Self-Service Role Requests for Just-in-Time Privilege
Minimize security risk by enabling administrators to systematically request a new role to obtain the rights they need to perform tasks. Access request for privileged roles enables organizations to grant temporary privileges and roles with a flexible, just-in-time model that accommodates fluctuating business needs.
Minimize Cyber Risk Exposure & Limit Lateral Movement
Reduce risk by minimizing the attack surface with temporary, time-bound privileged access to on-premises and cloud-based infrastructure.
Automatically limit the duration for which approvals are valid.
Self-Service Role Requests for Just-In-Time Privilege
Enable administrators to log in as themselves and elevate privilege by systematically requesting a new role assignment to obtain the rights they need to perform tasks. Self-service request system facilitates the request for the specified role and time period, and if approved will automatically revoke that entitlement upon expiration.
Time-Bound Privileged Access
Minimize the attack surface by enabling temporary, and time-bound access to privileged accounts and privileged roles for just-in-time privilege. Grant IT admins access to privileged account credentials, remote management sessions or when they need to temporarily modify their role assignment for performing additional admin tasks. Optionally, monitor privileged sessions for suspicious activity and terminate instantly. Prove that access controls are working as designed with reporting on approved privileged access versus actual access to critical infrastructure.
Privilege Elevation Request via Third Party Solutions
Reduce the risk of data breaches by requiring approval for IT users who need access to systems with privileged roles. IT users of the ServiceNow® asset management and configuration management database (CMDB) or SailPoint Technologies® identity governance and administration solutions can request usage of a role with privileges to access specific servers for a designated time period. Approvals are granted or denied through a workflow-based management process.
Learn how the Privilege Elevation Service minimizes the risk exposure to cyber-attacks caused by individuals with too much privilege.
See Centrify Privilege Elevation Service in Action
Centrify Privilege Elevation Service: Just Enough, Just-in-Time Privilege
Watch this video to learn how Centrify Zero Trust Privilege Services help establish a just enough, just-in-time privilege approach across on-premise and cloud infrastructure
Tony Goulding: Let me set the stage. Our favorite administrator, Zack Admin is a Centrify administrator responsible for managing Centrify tools and application on both Linux and Windows computers. We're going to experience Centrify Privileged Access Security through his eyes, on a typical day.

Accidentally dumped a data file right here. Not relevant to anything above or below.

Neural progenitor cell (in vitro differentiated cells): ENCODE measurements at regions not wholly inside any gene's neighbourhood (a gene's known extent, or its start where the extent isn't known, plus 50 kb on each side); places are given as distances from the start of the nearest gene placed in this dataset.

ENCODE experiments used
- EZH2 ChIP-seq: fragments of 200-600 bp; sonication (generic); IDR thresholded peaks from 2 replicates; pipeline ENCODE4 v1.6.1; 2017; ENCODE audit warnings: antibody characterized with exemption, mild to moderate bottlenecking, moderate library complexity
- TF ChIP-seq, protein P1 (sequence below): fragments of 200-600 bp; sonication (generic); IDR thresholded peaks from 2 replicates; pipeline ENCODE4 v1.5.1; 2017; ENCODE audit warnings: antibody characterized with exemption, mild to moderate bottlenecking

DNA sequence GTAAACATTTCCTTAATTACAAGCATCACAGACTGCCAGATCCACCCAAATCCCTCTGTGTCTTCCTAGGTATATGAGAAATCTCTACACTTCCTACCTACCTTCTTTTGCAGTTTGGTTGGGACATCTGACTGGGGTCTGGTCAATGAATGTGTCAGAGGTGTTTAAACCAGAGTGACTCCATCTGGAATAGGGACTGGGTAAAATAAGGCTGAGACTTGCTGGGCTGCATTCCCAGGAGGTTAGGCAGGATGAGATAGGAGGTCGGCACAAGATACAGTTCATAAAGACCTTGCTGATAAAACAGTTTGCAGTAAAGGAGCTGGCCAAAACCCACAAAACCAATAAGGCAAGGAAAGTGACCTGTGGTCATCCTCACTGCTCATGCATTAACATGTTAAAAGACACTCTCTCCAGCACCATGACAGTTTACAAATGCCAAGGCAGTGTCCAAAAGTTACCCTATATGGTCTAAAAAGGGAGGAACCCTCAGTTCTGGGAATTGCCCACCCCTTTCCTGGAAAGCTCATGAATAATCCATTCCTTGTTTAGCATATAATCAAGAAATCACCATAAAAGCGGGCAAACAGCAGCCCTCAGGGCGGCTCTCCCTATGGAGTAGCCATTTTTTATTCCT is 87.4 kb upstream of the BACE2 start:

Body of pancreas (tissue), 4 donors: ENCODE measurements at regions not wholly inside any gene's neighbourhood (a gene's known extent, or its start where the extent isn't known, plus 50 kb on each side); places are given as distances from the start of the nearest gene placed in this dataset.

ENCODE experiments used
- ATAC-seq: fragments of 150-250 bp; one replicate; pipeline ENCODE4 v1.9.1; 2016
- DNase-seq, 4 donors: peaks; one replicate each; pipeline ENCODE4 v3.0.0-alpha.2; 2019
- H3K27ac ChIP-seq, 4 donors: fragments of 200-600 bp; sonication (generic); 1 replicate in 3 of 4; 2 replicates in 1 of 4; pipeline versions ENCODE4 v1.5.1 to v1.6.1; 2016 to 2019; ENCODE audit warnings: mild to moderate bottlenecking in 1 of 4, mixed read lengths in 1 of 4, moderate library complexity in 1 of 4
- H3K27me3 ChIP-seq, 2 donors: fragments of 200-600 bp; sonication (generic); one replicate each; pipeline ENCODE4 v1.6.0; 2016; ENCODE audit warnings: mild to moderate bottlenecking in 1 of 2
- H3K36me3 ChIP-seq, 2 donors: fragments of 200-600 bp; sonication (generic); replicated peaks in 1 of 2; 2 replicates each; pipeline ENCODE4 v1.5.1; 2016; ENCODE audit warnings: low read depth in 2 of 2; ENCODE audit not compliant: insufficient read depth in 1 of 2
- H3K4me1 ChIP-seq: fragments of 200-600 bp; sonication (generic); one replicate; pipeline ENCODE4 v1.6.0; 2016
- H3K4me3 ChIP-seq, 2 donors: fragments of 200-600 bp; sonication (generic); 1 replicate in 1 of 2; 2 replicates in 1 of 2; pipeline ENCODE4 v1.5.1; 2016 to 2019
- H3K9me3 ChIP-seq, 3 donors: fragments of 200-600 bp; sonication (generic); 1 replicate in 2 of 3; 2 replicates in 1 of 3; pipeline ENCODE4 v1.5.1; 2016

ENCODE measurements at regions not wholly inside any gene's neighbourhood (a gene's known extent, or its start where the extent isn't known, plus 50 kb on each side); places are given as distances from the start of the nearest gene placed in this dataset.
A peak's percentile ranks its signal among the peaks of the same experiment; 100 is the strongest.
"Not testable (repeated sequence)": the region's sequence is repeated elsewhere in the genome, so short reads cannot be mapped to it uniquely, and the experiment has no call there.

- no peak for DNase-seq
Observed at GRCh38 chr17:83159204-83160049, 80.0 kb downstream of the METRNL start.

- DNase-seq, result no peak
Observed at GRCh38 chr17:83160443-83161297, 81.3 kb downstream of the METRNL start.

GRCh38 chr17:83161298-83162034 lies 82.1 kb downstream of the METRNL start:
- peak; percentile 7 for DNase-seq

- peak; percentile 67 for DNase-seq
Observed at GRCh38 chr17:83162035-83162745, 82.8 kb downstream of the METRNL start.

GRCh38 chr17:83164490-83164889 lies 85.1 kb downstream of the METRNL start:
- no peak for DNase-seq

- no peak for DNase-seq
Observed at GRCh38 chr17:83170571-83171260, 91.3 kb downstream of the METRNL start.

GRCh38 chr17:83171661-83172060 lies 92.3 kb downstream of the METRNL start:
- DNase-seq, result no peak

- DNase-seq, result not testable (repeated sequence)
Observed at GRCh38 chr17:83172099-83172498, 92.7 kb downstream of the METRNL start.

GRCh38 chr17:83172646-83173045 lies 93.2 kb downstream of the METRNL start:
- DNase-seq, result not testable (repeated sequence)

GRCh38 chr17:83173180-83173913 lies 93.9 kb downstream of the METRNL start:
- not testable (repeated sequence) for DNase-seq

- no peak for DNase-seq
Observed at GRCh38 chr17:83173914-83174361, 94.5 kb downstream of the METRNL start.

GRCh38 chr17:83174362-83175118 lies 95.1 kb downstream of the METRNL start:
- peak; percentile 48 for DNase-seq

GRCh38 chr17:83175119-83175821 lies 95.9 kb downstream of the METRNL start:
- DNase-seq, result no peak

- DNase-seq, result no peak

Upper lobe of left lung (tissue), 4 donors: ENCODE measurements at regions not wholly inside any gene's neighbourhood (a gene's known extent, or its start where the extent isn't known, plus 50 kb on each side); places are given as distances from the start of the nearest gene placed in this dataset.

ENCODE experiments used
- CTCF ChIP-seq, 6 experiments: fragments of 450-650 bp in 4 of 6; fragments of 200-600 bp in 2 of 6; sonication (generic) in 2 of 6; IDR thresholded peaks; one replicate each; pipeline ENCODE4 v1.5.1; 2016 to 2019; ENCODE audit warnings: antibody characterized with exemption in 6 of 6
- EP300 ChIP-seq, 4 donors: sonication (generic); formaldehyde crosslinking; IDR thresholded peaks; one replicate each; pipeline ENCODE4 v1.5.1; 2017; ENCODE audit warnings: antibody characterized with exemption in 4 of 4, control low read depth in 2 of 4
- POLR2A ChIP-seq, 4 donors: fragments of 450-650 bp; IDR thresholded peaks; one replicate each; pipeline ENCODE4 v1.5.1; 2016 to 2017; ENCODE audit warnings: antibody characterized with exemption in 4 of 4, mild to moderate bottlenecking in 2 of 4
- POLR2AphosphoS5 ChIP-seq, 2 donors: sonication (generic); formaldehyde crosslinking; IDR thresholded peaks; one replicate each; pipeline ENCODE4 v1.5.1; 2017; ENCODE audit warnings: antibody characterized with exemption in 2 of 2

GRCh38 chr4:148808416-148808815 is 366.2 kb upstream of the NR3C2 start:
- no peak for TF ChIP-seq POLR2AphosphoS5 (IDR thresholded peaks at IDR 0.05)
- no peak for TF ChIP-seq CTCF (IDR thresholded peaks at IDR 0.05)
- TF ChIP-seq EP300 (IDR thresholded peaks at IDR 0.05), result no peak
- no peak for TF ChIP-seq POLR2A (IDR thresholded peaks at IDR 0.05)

Tony Goulding: First we'll look at his interactions on Linux, then Windows, then we'll look at a cross-platform capability.
Tony Goulding: So I'm at the Centrify Password Vault portal. I'll enter my password and as you can see, I'm being asked for a 2nd factor of authentication as a means of identity assurance…this is the first of many layered throughout Zack's activities and is part of Centrify's "MFA Everywhere" capability. Note that you have full flexibility on a per user or per resource basis to apply MFA or not - your choice based on context and your specific security needs and
Tony Goulding: I'll select Email for this one. There's the Outlook notification. I'll open that up and click Continue With Authentication to approve. That was successful. I'll close this browser tab and go back.
Tony Goulding: I was immediately logged in. So from here, I want to do some Centrify administration on Linux so I'll click on Systems to navigate to the list of managed resources.
Tony Goulding: I want to login to the Red Hat box, so I'll right-click to bring up the contextual menu and get a list of accounts I'm allowed to access, based on my role.
Tony Goulding: I'm going to log in with a shared account, "CENTRIFYADMIN". Note that best practice is to login as yourself for full accountability, but there are times when you have no choice but to login with a shared account so we need extra security controls to ensure it's not being abused or misused.
Tony Goulding: The first step is to request approval as denoted by the lock icon. So let's do that.
Tony Goulding: I'll enter some rationale and send it off.
Tony Goulding: Workflow will route this request to an one or more approvers. Let's switch screens to the Cloud Admin and approve.
Tony Goulding: I'll navigate to the Requests page…Coincidentally, you see an email alert advising a pending request, which is also visible at the top of the list.
Tony Goulding: Let's open that up and approve. As you see, the approver can specify whether to grant temporary or permanant access. We'll give Zack 5 minutes to get his work done.